Toni was born in Detroit and raised in Sault Ste. Marie, ON. Significant experiences included living next door to her Aunt Tonietta who had been paralyzed from the shoulders down in a car accident. Toni’s close relationship with her aunt showed her that even a person who is paralyzed could learn (i.e., typing) and be involved in many activities such as opera
At the University of Ottawa, Toni earned her B.Sc in Biology. In the summers worked at the Sault General Hospital as a nurse’s aide. While she was working, her mother had an acute gastric hemorrhage, Toni was struck by the words “pray for us now and at the hour of our death”. After major medical intervention Mrs. Delabbio survived. Toni completed a B.Ed at University of Toronto. Toni entered the Sisters of St. Joseph and remained for 9 years, leaving before making final vows. Toni taught for 14 years. She earned her M.Div at Toronto School of Theology after working 3 years as a university chaplain at St. Jerome’s, University of Waterloo. Toni worked at the Metropolitan Community Church in Toronto as Programme Director having finally realized that she was a lesbian woman. This was a huge watershed moment for a Catholic, Italian/Irish girl from Sault Ste. Marie. This struggle with her orientation would inform her moments with many gay, lesbian and transgender patients in the years to come.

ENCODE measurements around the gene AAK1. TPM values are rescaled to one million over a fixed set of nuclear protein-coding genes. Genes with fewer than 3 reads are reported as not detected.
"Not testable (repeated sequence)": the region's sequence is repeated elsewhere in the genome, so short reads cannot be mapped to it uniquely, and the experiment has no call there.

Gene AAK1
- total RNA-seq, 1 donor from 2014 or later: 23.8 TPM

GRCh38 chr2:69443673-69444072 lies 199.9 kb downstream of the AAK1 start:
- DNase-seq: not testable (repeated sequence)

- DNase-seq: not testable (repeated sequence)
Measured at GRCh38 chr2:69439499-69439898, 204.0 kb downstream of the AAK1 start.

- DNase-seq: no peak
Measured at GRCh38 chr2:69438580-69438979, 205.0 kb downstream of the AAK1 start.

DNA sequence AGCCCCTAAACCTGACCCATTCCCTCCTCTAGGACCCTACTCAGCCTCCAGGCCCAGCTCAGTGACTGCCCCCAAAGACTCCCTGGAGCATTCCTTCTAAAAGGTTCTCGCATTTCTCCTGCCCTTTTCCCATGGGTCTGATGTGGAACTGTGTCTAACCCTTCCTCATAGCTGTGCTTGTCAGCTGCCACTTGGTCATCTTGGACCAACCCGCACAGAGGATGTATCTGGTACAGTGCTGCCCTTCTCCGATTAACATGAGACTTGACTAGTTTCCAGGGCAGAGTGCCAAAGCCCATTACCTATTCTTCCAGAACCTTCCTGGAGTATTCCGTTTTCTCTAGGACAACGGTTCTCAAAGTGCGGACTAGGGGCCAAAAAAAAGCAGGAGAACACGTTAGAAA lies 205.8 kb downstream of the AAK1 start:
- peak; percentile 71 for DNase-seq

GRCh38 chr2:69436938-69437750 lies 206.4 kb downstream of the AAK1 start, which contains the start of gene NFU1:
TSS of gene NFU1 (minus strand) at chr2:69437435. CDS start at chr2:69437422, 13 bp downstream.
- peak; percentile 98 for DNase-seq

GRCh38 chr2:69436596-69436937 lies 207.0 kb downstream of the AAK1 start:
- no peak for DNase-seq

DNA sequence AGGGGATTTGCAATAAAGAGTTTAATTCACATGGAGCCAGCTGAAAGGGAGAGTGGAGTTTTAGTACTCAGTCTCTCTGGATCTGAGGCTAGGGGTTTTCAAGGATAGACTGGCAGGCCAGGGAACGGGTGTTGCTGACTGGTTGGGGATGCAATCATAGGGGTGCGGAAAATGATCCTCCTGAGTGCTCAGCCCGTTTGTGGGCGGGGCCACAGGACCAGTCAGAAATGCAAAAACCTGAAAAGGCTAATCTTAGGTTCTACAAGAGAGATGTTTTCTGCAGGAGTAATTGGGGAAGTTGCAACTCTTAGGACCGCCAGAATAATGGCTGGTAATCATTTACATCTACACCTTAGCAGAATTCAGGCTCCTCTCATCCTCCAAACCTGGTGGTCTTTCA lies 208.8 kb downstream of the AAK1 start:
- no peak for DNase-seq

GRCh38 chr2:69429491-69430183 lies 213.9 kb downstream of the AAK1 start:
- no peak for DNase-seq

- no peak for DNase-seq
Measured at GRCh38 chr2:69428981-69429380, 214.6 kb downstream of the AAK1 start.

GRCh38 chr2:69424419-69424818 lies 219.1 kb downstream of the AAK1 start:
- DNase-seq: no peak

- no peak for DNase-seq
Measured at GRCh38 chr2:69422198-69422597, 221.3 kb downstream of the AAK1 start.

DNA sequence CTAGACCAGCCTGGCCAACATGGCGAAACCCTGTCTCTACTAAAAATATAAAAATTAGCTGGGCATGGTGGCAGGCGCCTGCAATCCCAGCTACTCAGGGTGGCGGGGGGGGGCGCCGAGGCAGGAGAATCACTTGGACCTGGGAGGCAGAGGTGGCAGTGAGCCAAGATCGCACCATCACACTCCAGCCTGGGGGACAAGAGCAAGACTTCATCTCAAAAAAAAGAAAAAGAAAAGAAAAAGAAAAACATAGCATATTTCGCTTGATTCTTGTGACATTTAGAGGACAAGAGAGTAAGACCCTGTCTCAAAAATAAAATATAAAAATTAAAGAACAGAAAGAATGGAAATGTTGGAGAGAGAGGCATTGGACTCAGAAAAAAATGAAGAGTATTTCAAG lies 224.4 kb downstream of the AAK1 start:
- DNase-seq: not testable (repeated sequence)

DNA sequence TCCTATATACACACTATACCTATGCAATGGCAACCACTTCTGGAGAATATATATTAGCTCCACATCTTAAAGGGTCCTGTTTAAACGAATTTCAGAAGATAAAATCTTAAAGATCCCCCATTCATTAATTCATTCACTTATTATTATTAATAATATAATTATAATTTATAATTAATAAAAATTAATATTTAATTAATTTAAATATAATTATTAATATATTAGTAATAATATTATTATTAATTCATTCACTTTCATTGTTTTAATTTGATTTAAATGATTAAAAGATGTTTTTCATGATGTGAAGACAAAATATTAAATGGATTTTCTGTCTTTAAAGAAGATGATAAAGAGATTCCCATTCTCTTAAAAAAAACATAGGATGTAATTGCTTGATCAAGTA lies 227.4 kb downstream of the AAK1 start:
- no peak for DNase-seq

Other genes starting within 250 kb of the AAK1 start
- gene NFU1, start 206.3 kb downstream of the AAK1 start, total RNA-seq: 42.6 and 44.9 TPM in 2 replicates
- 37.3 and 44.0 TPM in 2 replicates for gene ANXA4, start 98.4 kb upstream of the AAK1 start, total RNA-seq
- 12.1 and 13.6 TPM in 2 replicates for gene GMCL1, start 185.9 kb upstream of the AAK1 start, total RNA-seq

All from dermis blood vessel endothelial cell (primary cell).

Toni began a CPE residency year 19 years ago at St. Michael’s Hospital, Toronto. The CPE residency year was the most challenging year of Toni’s life yet one of the most significant. CPE was soul boot camp. Toni remembers helping address unhealthy piety, assisting with a pipe ceremony where the shaman said, “Imagine this happened in a Catholic hospital, I never thought I would see this day”. Toni’s case study for Specialist documented her biggest CPE learning. Many staff members had broken professional boundaries when caring for a very personable long term patient. Toni even sent the patient a post card during vacation. The discharge process was very painful for staff and for the patient felt rejected and “thrown out” because unrealistic expectation had been cultivated. This taught Toni that when we break professional boundaries we create false expectations and increase pain. Toni was hired fulltime at St. Mike’s during the SARS crisis and remained there for 14 years. This informed Toni’s work on the CAPPE National Ethics Committee for 7 years. She also completed a certificate in Cognitive Behaviour Therapy.